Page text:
My name is Cyan Umbert and I am originally from Barcelona. I joined IMD when I was 27 years old as one of the youngest MBA participants of my year. It was a privilege to join a class where everyone already had incredible and extensive experiences under their belt. This gave me the opportunity to learn more from my classmates than if I had been one of the older candidates.
What made you decide to do an MBA at this point in your life?
I always had the idea of doing an MBA at the back of my mind. Facing some health issues gave me the final push I needed. My three main goals were: a new industry, a more international career and better opportunities.
Before IMD, I worked at IBM in Spain, where I started as an IT consultant. From there I moved to Change Management, and then became the youngest Client Partner Executive, where I managed an outsourcing account, including its P&L. One of the biggest challenges I faced was to be taken seriously by clients and my colleagues. Many people thought that I was too young and inexperienced. But I overcame these initial prejudices and increased both the revenue and profit of the account.
How would you describe yourself?
I think I am a curious person, always eager to learn. Someone who likes to help others and wants to keep improving, to become better.
Why did you choose IMD?
I think I must be one of the candidates who did the most thorough research about European MBAs! I visited all the top 10 schools, but IMD was actually the only school I applied to. Even though IMD was not under my radar when I started my research, I truly believed, and still do, that it was the school that would make me grow the most, both personally and professionally. No other school offered such a leadership and self discovery experience. I also liked the more intimate class size, where I could get to truly know my classmates, and gain a stronger network.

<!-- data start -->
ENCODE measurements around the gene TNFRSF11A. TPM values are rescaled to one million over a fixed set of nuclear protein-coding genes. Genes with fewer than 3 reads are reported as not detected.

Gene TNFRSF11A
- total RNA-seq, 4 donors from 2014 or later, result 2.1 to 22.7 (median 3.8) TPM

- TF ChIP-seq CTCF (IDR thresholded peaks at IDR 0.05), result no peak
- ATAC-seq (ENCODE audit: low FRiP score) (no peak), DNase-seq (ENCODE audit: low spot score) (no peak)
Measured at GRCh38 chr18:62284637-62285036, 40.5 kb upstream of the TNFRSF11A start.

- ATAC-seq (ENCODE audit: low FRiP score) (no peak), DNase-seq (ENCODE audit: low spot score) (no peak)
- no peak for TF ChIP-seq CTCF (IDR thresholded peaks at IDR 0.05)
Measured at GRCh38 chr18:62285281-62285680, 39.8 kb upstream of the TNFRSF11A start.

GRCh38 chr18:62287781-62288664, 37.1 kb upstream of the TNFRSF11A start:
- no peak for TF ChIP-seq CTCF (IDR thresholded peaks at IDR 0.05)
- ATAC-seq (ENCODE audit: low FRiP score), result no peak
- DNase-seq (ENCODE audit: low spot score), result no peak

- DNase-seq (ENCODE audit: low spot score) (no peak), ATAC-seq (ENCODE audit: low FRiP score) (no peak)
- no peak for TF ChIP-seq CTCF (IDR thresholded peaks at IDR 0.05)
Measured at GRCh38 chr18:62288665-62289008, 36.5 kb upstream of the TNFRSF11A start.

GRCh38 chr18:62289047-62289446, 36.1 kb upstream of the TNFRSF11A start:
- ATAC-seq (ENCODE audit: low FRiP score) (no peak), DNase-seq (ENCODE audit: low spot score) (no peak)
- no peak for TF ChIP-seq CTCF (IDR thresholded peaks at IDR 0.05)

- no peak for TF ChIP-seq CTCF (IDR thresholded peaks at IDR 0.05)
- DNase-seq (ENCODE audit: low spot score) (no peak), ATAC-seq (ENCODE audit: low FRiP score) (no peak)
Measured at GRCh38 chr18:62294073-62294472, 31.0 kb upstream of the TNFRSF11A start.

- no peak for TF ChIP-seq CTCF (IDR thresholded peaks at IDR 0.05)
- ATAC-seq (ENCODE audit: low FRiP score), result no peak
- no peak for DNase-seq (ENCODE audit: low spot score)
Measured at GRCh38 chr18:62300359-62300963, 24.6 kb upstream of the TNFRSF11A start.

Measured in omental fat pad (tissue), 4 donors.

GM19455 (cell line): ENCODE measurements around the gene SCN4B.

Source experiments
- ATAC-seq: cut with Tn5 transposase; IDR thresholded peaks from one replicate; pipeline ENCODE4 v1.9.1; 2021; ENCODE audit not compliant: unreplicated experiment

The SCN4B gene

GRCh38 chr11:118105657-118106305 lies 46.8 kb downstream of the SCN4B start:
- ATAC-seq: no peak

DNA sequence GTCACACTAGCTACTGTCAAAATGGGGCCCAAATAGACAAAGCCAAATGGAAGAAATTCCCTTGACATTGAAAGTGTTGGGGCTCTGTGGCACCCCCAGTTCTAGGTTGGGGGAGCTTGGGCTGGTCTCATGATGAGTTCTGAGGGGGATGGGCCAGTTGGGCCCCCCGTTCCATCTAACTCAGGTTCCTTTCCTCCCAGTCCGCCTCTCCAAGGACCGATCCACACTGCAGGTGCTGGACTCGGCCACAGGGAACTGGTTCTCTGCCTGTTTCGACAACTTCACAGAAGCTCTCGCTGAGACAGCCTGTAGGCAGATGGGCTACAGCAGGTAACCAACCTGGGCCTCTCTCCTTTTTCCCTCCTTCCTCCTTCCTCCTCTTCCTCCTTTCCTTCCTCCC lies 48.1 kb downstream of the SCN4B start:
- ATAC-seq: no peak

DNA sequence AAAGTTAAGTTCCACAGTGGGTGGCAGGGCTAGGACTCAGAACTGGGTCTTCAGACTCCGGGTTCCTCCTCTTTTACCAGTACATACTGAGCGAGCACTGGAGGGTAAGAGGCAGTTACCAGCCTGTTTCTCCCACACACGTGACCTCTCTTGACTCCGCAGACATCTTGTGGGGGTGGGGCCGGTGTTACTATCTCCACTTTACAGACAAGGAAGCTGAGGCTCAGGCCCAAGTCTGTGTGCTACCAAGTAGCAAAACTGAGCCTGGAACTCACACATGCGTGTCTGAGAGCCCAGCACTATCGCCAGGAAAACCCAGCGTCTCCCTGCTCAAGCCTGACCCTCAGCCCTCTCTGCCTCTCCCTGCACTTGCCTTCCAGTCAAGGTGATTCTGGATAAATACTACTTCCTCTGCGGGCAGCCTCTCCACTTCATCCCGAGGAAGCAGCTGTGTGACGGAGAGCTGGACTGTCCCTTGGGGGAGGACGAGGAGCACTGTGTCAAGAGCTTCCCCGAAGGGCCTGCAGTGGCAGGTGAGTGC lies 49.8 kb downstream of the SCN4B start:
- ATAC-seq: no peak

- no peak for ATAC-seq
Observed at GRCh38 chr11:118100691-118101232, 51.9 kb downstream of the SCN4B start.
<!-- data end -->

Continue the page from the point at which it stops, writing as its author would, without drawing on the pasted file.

What are you doing now and how did the MBA help you to get there?
At the end of my MBA I received an offer that met my 3 objectives: to work abroad, in a different industry and in a rotational program that would open opportunities. However, in the end I couldn’t resist joining McKinsey, where I currently work as a Senior Associate.
I believe that any MBA in a top business school would have helped me to get where I am. Nevertheless, the biggest asset you have during the MBA is your classmates, and I am sure that I wouldn’t be where I am today without them.
What key learnings from IMD do you think will help in your future professional and personal life?
My key learning lay in two different areas. First, the MBA toolkit, which helps me talk the jargon of most people across an enterprise. Second, the Leadership Journey, lead by Professor Jennifer Jordan, with its learnings around embracing diversity, the different kinds of leadership that you can leverage, and the personal resilience that comes from better understanding myself.
A fun fact or key moment that you experienced during the program
One of the best experiences I had during the MBA was at the very beginning, the Leadership Lab. We went to the mountains in the snow with our first study groups. The activities we did made us work together under stress with people we barely knew. To add to the pressure, during the experience we were recorded.
It was excruciating afterwards to watch ourselves, but it was a great way to learn about team dynamics and what we needed to fix as a group and as individuals.